Campus students and faculty volunteer at Scranton soup kitchen

student volunteers at local soup kitchen pose for a photo in front of the facility

Students and faculty from Penn State Scranton who volunteered at the St. Francis of Assisi Kitchen in Scranton pose for a photo outside of the local soup kitchen. The group spent their day cleaning, organizing clothing and stocking shelves.

Credit: Penn State

DUNMORE, Pa. — Students in the Pathway to Success: Summer Start (PaSSS) program at Penn State Scranton recently had the opportunity to learn the value of community service.

Nineteen PaSSS students traveled to St. Francis of Assisi Soup Kitchen in downtown Scranton, where they volunteered at its Client Choice Food Pantry and Free Clothing Store. They were joined by Michael Evans, assistant chief academic officer and associate teaching professor of nursing, and Maripat O’Donnell, part-time lecturer in sociology.

PaSSS allows freshmen to enroll at the campus during the summer semester. Among other things, they can take courses at reduced tuition, gain valuable work experience, serve as peer mentors and engage in service-learning opportunities like the soup kitchen visit.

“This experience fits into the PaSSS program as we strive to provide students with the tools and resources needed to earn their Penn State degree in a timely manner,” Evans said. “This service-learning experience is part of that, as research has shown that experiential learning experiences help students learn better and provide them with a deeper appreciation for their education.”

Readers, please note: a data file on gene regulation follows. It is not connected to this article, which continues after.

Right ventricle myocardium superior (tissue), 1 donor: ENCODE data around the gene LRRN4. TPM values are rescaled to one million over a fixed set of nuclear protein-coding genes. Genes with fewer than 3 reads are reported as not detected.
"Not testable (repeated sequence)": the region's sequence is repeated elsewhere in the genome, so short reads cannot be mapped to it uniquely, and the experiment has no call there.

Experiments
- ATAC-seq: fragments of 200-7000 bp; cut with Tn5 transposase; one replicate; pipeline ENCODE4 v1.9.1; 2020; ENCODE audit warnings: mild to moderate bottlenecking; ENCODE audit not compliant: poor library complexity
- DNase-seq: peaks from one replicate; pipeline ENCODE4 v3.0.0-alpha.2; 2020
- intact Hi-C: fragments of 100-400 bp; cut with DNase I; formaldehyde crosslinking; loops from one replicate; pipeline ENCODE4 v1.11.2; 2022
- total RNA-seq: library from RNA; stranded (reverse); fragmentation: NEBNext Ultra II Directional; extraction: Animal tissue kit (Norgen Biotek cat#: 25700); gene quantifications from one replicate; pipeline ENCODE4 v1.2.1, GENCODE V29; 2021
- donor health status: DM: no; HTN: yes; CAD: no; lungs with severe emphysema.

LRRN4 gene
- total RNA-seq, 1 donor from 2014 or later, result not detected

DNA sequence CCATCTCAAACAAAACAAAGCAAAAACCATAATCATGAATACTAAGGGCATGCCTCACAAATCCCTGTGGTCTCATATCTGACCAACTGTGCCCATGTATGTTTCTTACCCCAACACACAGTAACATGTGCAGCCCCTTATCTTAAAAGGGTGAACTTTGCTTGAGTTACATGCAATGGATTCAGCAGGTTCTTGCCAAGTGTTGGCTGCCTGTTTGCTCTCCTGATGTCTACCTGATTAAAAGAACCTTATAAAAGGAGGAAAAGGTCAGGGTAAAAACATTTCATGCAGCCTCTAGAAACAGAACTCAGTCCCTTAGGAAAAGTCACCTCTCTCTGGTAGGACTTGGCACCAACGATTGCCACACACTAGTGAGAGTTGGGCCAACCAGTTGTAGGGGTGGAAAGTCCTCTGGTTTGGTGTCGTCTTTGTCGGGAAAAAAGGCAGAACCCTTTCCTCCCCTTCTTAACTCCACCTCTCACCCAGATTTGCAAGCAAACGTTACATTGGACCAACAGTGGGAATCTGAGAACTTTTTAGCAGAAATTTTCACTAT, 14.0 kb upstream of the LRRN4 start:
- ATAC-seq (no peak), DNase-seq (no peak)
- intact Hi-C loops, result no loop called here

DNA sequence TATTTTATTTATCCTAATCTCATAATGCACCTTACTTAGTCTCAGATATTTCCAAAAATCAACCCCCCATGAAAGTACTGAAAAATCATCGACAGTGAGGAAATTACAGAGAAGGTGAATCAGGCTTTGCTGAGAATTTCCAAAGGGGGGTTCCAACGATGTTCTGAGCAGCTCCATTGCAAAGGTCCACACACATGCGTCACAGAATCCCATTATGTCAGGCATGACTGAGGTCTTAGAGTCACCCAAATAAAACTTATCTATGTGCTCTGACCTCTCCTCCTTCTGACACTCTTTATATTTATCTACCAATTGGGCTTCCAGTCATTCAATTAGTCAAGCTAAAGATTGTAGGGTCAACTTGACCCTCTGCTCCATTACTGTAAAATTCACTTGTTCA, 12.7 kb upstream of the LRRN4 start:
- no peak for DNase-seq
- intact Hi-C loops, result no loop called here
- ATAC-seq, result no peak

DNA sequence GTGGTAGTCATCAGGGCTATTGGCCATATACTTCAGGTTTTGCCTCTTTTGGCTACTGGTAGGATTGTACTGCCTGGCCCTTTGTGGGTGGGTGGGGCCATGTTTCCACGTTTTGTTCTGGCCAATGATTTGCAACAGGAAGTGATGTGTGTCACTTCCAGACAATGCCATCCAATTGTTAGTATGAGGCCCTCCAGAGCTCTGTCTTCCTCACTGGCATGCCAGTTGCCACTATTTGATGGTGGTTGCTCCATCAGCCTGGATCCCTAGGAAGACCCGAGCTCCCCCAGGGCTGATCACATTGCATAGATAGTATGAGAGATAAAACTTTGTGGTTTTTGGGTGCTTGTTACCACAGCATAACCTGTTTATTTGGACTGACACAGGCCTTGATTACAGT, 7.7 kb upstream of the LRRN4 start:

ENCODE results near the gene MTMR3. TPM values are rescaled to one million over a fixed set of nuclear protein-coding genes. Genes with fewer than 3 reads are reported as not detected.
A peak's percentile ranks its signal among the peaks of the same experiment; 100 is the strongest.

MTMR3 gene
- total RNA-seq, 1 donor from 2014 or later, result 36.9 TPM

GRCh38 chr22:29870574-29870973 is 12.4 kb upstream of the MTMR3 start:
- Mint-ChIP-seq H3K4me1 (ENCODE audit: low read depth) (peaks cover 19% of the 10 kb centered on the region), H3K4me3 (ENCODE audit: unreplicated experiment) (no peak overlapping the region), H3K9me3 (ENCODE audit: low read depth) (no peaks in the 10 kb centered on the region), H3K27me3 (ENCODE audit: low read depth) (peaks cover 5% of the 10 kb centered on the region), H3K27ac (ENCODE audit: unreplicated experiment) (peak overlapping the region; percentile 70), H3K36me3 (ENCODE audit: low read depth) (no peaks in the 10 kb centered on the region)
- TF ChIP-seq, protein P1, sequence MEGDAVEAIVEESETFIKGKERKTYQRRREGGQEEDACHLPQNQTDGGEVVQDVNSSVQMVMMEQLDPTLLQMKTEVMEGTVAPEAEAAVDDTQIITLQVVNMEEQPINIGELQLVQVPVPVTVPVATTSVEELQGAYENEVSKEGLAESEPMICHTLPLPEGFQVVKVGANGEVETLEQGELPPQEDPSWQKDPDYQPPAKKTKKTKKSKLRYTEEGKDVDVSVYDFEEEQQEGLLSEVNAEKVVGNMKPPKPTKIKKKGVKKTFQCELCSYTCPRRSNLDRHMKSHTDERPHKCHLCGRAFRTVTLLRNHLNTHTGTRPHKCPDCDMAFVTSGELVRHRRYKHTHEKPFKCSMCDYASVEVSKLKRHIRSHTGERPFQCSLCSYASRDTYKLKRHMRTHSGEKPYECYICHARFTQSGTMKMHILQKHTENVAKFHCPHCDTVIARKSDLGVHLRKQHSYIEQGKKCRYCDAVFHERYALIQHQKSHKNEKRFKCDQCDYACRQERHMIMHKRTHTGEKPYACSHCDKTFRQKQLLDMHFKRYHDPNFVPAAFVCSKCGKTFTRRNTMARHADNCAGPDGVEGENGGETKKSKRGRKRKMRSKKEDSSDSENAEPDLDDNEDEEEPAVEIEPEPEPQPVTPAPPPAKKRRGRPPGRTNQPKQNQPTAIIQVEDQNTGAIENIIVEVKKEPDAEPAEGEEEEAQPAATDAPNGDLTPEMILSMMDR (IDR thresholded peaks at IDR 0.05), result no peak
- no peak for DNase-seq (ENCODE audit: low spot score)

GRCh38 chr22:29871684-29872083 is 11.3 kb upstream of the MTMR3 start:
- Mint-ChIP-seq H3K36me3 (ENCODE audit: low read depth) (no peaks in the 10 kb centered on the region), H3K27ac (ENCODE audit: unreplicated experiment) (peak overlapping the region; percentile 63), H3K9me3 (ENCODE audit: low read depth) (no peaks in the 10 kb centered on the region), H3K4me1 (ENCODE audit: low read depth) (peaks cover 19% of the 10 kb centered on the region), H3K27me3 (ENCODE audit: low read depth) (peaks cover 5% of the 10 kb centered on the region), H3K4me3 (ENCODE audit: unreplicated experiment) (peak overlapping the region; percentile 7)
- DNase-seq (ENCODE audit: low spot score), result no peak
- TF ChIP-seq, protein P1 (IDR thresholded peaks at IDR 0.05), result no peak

According to Evans, this was the first time that members of the PaSSS cohort volunteered at the soup kitchen.

It made for the perfect venue, given Evans is teaching a bio-behavioral health class that focuses on the fundamental understanding of disease processes, disease states and principles of disease prevention and health promotion, while O’Donnell is teaching a sociology course that examines current social problems such as economic, racial and gender inequality, social deviance and crime, and population, environmental, energy and health issues.

“We felt that volunteering at the soup kitchen would not only expose students to the importance of volunteerism, but also provide them with a real-life context to the content we are covering in both of our courses,” Evans said.

Throughout the day, the students and faculty members worked in groups cleaning, sorting, organizing and stocking items in both the food pantry and clothing store.

Student Ariana Petrillo said her group spent their time cleaning the pantry.

“I had no idea that the soup kitchen also had the food pantry, a free clothing area, and also rooms for homeless veterans to stay in,” Petrillo said. “I think the soup kitchen is a great thing for the Scranton area, and even though I have lived in Lackawanna County my whole life, I never knew all that was available to those who are in need.”

St. Francis of Assisi’s staff provided the group with lunch, which they ate with community members served by the soup kitchen.

All told, it was a great day on multiple levels, Evans said.

“It was great for us all to interact with everyone. And it was great for our students to realize how truly blessed we all are, and how important it is to help others during their time of need, as any one of us could end up in a dire state where we may need to take advantage of a community resource such as the soup kitchen,” Evans said.

“I hope it taught them the importance of never judging anyone, and to treat everyone with kindness and respect. We hope through this and future experiences that volunteerism will become something that they carry with them for years to come.”